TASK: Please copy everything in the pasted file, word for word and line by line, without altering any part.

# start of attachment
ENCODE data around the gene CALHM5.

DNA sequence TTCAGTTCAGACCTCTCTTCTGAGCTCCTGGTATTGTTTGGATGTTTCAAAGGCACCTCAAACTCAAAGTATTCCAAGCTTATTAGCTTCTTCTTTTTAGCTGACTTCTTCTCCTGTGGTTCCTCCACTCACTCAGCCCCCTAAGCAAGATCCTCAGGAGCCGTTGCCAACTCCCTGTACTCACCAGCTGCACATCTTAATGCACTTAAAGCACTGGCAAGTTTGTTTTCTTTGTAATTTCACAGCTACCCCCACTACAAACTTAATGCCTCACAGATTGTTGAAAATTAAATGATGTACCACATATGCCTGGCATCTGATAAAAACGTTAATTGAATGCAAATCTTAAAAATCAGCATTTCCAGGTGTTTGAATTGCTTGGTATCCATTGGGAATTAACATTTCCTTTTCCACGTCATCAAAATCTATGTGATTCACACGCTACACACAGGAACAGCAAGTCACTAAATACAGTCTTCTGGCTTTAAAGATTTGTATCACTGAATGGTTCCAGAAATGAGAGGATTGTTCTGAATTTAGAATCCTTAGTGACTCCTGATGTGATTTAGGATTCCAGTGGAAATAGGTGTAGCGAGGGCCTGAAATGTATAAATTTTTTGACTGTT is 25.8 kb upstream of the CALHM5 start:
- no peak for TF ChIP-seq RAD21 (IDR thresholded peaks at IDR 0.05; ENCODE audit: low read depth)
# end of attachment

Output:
ENCODE data around the gene CALHM5.

DNA sequence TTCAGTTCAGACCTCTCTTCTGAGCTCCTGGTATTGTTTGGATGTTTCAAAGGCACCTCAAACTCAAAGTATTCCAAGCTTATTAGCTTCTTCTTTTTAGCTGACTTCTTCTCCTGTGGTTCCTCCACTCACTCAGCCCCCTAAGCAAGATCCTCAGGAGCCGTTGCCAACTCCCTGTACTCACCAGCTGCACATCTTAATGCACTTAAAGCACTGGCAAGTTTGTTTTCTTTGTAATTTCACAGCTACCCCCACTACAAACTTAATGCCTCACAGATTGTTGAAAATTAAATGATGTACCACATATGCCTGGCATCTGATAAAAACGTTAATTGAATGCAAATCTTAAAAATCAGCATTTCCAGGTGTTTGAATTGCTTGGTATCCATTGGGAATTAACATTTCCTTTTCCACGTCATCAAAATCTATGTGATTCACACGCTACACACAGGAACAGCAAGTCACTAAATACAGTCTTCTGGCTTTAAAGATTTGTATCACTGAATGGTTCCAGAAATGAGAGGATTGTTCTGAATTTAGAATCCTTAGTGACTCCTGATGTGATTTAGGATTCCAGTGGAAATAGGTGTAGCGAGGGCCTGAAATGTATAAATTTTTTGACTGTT is 25.8 kb upstream of the CALHM5 start:
- no peak for TF ChIP-seq RAD21 (IDR thresholded peaks at IDR 0.05; ENCODE audit: low read depth)